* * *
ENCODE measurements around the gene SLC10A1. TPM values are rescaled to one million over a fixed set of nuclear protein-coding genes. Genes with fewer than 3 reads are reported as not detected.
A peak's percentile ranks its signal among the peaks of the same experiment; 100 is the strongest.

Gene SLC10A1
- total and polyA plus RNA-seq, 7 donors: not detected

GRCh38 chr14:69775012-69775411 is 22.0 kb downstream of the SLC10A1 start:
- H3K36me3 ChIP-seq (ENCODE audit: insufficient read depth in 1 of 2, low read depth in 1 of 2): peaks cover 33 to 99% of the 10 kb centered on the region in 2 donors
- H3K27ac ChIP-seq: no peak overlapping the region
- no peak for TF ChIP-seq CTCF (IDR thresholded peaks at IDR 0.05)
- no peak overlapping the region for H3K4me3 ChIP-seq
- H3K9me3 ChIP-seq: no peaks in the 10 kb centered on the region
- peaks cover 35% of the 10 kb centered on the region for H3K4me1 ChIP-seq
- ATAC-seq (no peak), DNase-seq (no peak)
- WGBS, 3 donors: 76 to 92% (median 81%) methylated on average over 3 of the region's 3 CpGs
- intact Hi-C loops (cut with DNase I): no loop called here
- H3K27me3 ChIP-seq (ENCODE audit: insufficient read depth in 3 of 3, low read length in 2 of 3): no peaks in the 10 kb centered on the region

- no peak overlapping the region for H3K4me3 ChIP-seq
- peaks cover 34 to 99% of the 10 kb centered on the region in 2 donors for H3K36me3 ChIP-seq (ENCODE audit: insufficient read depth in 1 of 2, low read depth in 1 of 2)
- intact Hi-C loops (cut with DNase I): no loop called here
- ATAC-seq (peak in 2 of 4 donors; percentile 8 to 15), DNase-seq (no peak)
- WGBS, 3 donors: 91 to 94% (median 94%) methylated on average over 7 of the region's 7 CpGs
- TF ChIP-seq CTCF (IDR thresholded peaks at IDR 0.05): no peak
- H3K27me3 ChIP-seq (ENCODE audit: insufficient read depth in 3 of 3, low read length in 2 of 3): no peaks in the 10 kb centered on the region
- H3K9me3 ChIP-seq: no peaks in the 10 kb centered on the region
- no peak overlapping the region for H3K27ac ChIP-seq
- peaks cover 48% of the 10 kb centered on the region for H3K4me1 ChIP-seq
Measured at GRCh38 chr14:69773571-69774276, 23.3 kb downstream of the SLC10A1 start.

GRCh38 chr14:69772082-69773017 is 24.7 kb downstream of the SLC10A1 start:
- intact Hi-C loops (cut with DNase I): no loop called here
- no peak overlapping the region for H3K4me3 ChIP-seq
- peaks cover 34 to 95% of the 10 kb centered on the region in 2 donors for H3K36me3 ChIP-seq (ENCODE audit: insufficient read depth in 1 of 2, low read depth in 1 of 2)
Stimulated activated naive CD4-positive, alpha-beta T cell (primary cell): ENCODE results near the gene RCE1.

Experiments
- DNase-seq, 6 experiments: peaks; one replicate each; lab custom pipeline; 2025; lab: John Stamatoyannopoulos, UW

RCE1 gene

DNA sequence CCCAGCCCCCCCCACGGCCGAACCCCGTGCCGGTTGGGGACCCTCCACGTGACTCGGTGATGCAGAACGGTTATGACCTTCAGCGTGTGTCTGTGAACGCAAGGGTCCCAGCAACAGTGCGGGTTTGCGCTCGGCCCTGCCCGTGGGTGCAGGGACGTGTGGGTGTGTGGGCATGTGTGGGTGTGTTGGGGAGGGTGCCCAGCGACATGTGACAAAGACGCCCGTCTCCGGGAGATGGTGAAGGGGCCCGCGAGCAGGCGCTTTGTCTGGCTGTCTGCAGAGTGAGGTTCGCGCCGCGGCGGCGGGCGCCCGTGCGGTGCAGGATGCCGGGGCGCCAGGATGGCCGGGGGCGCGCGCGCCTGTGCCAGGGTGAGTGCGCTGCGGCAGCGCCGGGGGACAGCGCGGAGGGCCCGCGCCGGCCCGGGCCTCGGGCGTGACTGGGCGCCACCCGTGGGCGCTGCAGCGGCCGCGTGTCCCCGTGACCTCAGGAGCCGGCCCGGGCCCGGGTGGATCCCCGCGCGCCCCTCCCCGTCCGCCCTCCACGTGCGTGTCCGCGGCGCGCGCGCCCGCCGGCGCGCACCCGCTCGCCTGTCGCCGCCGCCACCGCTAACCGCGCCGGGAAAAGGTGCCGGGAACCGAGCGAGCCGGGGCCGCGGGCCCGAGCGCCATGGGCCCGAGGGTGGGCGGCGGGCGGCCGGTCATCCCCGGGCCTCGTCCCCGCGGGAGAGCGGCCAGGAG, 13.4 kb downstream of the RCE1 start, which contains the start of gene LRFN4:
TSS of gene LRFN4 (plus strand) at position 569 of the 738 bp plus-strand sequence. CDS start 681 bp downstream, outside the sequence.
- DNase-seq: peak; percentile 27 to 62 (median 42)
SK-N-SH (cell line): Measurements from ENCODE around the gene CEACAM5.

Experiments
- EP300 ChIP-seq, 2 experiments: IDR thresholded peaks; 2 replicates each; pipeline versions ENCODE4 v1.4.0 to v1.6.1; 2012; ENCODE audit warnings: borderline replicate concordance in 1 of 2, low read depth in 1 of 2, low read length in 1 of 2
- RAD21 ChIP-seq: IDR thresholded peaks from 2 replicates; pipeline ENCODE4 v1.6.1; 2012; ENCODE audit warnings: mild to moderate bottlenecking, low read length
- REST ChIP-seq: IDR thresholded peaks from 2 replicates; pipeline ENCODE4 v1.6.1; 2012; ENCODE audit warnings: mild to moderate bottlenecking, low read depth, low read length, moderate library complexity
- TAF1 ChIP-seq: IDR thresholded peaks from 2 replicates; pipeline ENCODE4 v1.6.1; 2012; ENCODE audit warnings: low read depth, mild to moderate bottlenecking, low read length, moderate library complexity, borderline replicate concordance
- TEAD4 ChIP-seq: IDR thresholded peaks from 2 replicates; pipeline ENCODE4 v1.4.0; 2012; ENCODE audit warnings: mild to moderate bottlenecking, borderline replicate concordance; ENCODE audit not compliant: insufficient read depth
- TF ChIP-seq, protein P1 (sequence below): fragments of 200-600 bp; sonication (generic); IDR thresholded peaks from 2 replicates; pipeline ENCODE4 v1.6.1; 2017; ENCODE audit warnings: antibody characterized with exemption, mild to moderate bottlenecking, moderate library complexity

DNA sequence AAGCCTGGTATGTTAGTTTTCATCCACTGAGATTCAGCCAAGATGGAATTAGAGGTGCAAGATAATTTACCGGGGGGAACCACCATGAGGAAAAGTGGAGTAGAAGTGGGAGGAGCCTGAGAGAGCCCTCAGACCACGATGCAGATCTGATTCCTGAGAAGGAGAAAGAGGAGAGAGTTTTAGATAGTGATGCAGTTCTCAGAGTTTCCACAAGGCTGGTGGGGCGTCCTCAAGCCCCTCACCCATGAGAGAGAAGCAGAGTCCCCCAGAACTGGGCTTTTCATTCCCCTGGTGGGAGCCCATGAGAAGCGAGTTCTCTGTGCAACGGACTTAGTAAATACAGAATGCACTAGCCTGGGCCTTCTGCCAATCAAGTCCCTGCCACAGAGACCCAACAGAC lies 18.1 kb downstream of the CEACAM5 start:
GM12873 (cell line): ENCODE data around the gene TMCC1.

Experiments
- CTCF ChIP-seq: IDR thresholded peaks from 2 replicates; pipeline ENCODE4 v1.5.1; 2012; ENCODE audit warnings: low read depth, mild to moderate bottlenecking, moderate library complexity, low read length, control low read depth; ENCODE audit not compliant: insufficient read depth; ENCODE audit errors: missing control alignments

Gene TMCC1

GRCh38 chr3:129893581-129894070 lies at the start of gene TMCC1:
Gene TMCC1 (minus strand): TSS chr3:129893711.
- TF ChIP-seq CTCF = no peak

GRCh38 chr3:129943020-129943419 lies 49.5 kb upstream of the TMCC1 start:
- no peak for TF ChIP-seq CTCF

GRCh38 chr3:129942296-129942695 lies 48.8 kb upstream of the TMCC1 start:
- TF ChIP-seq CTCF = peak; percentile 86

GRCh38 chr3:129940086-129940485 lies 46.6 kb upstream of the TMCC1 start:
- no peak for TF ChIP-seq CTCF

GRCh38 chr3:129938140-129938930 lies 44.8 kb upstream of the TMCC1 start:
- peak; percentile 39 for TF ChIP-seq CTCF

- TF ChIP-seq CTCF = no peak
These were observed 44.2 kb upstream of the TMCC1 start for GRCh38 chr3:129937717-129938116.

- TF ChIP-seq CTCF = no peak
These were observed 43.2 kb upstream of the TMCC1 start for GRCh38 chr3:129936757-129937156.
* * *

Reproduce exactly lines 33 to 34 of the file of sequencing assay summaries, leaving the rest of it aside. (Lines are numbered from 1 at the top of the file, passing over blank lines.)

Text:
- DNase-seq, 6 experiments: peaks; one replicate each; lab custom pipeline; 2025; lab: John Stamatoyannopoulos, UW

RCE1 gene